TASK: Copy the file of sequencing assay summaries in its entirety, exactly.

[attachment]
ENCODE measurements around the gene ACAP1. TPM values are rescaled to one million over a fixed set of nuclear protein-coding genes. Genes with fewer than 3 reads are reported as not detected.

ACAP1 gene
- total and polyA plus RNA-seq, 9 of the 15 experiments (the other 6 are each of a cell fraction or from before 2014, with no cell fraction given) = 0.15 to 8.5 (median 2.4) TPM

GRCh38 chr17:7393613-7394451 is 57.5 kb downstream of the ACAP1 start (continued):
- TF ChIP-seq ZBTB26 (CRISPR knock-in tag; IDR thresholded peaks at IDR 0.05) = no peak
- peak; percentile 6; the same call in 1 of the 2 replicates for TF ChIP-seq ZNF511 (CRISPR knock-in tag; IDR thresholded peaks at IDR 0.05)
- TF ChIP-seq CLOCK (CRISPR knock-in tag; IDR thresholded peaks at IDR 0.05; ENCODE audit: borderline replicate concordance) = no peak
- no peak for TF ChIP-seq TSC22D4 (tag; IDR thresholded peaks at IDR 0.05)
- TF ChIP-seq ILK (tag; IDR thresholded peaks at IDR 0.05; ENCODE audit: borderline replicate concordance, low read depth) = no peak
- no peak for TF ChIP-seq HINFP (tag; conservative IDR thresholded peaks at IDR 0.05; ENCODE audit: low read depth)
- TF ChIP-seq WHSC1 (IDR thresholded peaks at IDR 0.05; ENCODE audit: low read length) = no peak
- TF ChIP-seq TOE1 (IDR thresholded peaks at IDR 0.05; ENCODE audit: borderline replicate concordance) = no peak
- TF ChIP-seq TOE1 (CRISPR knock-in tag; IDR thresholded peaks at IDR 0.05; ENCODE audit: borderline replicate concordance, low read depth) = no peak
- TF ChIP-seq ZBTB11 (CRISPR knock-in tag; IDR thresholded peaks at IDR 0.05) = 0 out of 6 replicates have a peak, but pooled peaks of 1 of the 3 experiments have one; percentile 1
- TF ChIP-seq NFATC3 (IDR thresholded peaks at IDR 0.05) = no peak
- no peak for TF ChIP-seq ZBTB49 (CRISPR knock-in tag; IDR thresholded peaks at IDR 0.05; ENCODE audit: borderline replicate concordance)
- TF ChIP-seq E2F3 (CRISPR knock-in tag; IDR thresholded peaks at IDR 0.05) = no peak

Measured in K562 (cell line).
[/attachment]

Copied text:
ENCODE measurements around the gene ACAP1. TPM values are rescaled to one million over a fixed set of nuclear protein-coding genes. Genes with fewer than 3 reads are reported as not detected.

ACAP1 gene
- total and polyA plus RNA-seq, 9 of the 15 experiments (the other 6 are each of a cell fraction or from before 2014, with no cell fraction given) = 0.15 to 8.5 (median 2.4) TPM

GRCh38 chr17:7393613-7394451 is 57.5 kb downstream of the ACAP1 start (continued):
- TF ChIP-seq ZBTB26 (CRISPR knock-in tag; IDR thresholded peaks at IDR 0.05) = no peak
- peak; percentile 6; the same call in 1 of the 2 replicates for TF ChIP-seq ZNF511 (CRISPR knock-in tag; IDR thresholded peaks at IDR 0.05)
- TF ChIP-seq CLOCK (CRISPR knock-in tag; IDR thresholded peaks at IDR 0.05; ENCODE audit: borderline replicate concordance) = no peak
- no peak for TF ChIP-seq TSC22D4 (tag; IDR thresholded peaks at IDR 0.05)
- TF ChIP-seq ILK (tag; IDR thresholded peaks at IDR 0.05; ENCODE audit: borderline replicate concordance, low read depth) = no peak
- no peak for TF ChIP-seq HINFP (tag; conservative IDR thresholded peaks at IDR 0.05; ENCODE audit: low read depth)
- TF ChIP-seq WHSC1 (IDR thresholded peaks at IDR 0.05; ENCODE audit: low read length) = no peak
- TF ChIP-seq TOE1 (IDR thresholded peaks at IDR 0.05; ENCODE audit: borderline replicate concordance) = no peak
- TF ChIP-seq TOE1 (CRISPR knock-in tag; IDR thresholded peaks at IDR 0.05; ENCODE audit: borderline replicate concordance, low read depth) = no peak
- TF ChIP-seq ZBTB11 (CRISPR knock-in tag; IDR thresholded peaks at IDR 0.05) = 0 out of 6 replicates have a peak, but pooled peaks of 1 of the 3 experiments have one; percentile 1
- TF ChIP-seq NFATC3 (IDR thresholded peaks at IDR 0.05) = no peak
- no peak for TF ChIP-seq ZBTB49 (CRISPR knock-in tag; IDR thresholded peaks at IDR 0.05; ENCODE audit: borderline replicate concordance)
- TF ChIP-seq E2F3 (CRISPR knock-in tag; IDR thresholded peaks at IDR 0.05) = no peak

Measured in K562 (cell line).